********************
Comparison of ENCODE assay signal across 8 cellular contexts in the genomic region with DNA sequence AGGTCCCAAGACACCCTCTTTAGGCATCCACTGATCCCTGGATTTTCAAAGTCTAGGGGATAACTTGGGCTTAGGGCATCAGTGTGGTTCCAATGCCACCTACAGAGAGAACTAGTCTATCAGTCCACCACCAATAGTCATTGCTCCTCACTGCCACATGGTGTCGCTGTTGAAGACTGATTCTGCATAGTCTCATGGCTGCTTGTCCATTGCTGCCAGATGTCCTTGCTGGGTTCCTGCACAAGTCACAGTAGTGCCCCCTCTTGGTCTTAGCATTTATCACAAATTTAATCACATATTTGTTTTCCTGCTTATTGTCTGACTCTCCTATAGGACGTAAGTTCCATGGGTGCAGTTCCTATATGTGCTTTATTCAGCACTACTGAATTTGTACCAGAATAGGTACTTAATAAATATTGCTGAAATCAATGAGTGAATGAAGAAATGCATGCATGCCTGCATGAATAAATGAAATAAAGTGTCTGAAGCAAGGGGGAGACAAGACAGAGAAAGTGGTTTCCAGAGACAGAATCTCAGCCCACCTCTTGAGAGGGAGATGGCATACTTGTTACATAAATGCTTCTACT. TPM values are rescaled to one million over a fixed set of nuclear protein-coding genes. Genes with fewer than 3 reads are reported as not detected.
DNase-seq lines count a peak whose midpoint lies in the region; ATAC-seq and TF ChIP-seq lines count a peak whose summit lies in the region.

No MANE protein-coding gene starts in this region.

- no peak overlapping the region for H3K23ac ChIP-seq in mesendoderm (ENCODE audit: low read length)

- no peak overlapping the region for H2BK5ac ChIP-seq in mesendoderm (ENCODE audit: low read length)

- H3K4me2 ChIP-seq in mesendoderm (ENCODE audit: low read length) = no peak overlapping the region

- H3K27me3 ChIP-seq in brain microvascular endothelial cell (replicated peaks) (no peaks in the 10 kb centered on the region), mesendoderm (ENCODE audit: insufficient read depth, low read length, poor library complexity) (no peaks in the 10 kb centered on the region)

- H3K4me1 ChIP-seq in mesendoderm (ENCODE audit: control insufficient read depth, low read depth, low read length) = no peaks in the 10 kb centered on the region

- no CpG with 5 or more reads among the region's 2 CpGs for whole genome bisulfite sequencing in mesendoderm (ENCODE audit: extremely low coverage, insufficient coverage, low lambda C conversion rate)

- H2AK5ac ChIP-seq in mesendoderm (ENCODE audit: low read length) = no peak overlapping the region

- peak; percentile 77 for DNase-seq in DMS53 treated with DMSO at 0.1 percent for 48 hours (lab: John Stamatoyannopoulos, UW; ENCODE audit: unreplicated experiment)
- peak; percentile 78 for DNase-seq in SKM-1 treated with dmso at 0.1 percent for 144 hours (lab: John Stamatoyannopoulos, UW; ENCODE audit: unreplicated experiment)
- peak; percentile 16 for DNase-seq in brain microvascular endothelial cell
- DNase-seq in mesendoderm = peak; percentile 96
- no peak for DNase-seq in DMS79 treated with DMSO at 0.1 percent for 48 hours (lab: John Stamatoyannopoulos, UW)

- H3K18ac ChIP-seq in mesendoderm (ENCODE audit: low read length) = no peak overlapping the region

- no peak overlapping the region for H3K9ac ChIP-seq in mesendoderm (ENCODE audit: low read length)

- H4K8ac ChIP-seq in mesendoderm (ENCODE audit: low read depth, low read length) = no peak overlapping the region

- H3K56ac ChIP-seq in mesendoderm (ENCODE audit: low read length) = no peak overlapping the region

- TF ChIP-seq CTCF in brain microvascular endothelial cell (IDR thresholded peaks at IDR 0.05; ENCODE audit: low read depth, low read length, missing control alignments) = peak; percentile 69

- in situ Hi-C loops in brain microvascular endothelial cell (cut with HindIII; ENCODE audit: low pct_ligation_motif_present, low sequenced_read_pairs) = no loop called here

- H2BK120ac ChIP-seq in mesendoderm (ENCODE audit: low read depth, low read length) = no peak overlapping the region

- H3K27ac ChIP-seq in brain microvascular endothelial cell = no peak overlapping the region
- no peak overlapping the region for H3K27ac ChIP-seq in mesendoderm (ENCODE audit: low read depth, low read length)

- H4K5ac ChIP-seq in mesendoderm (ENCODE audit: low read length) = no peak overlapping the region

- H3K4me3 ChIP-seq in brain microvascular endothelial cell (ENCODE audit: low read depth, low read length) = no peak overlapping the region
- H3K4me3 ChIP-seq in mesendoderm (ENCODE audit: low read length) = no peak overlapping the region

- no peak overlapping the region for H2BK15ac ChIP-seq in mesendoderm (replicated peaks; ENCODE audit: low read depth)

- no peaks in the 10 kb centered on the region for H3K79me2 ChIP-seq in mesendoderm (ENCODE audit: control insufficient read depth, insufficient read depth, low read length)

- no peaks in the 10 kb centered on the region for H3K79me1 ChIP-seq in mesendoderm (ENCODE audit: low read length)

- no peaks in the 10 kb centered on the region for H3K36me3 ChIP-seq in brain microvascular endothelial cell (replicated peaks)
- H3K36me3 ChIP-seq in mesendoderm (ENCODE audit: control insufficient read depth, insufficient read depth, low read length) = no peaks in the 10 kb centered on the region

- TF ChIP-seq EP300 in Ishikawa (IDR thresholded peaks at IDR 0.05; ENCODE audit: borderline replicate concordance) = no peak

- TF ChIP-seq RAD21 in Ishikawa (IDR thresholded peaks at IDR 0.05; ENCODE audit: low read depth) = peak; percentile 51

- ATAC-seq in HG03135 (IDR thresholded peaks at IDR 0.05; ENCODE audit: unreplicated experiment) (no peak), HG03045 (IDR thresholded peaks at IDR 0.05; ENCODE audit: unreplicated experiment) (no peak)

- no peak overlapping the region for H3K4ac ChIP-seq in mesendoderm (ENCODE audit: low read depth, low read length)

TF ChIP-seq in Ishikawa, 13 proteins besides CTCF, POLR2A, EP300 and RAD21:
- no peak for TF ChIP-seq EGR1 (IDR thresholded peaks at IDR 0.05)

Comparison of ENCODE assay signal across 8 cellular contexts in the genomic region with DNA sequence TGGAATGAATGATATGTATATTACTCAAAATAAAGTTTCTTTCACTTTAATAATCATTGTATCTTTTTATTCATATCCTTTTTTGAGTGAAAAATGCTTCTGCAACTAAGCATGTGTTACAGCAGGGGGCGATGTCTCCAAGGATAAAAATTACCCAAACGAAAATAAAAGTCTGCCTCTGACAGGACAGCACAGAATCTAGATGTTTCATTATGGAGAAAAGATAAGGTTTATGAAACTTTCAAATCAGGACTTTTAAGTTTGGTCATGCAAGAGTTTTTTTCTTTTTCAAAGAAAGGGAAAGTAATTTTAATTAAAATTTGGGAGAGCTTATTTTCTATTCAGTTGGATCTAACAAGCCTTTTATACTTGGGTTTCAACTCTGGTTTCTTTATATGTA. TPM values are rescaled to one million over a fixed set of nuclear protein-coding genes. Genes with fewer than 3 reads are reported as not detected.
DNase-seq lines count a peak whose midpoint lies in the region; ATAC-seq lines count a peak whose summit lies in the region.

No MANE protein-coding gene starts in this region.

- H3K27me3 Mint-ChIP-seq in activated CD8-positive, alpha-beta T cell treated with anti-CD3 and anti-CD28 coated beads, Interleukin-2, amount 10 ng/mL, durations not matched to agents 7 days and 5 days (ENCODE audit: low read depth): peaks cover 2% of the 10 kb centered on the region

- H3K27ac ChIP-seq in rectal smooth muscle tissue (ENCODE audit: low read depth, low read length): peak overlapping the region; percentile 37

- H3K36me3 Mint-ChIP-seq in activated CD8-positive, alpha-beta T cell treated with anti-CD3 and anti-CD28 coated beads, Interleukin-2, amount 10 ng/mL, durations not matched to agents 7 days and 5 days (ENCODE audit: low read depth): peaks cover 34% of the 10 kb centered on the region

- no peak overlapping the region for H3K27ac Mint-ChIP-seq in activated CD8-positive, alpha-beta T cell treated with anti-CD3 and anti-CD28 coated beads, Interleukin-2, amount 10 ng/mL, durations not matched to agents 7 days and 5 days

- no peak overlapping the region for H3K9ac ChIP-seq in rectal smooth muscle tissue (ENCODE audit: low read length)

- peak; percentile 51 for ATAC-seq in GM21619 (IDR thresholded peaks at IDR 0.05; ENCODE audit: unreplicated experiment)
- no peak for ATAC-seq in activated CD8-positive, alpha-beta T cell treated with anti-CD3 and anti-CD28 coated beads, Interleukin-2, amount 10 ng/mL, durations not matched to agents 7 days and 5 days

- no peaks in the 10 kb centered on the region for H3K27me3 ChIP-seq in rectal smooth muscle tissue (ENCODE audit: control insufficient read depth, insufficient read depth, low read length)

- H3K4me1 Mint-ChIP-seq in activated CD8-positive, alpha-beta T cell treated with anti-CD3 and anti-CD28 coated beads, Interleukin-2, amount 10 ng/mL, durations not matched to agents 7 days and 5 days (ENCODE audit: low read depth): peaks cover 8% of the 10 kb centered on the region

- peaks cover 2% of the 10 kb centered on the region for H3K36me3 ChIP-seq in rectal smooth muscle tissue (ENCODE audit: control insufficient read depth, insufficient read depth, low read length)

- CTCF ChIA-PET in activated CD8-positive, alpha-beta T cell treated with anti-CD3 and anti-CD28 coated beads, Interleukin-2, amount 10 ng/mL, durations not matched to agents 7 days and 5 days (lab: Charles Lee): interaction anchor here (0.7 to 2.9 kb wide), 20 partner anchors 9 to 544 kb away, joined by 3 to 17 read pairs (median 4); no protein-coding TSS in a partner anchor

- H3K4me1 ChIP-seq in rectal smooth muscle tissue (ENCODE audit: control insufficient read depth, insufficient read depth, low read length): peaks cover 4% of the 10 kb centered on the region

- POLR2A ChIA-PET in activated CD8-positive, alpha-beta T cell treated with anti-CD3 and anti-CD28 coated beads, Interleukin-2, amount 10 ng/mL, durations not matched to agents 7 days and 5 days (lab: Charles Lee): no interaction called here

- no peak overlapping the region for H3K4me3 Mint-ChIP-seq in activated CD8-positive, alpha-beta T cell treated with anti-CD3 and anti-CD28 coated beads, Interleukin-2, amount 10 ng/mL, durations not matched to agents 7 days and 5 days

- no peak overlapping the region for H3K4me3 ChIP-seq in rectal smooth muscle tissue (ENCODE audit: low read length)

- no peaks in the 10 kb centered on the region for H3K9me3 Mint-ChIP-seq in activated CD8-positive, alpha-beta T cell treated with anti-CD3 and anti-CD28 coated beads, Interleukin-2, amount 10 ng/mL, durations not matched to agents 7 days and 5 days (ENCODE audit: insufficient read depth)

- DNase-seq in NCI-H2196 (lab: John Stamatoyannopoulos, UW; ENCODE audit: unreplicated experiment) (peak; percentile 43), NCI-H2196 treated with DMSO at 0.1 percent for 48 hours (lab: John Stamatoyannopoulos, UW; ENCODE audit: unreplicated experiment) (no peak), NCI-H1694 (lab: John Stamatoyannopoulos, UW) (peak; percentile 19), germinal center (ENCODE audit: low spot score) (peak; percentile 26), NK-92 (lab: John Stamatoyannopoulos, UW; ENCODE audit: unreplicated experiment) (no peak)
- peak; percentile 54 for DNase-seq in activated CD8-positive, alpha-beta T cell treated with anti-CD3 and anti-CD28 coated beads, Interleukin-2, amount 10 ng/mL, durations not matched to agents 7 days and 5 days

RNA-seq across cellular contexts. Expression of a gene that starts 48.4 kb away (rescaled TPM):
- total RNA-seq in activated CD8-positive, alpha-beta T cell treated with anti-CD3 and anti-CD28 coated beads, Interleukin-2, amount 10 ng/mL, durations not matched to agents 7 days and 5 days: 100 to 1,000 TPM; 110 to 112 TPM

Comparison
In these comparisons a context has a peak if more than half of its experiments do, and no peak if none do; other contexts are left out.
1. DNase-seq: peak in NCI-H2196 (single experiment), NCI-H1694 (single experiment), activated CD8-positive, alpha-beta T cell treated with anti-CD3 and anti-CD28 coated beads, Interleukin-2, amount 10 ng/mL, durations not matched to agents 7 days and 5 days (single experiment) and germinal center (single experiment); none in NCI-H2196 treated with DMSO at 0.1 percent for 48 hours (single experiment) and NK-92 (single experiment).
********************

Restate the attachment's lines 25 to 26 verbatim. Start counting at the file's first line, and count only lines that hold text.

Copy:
- H4K5ac ChIP-seq in mesendoderm (ENCODE audit: low read length) = no peak overlapping the region

- H3K4me3 ChIP-seq in brain microvascular endothelial cell (ENCODE audit: low read depth, low read length) = no peak overlapping the region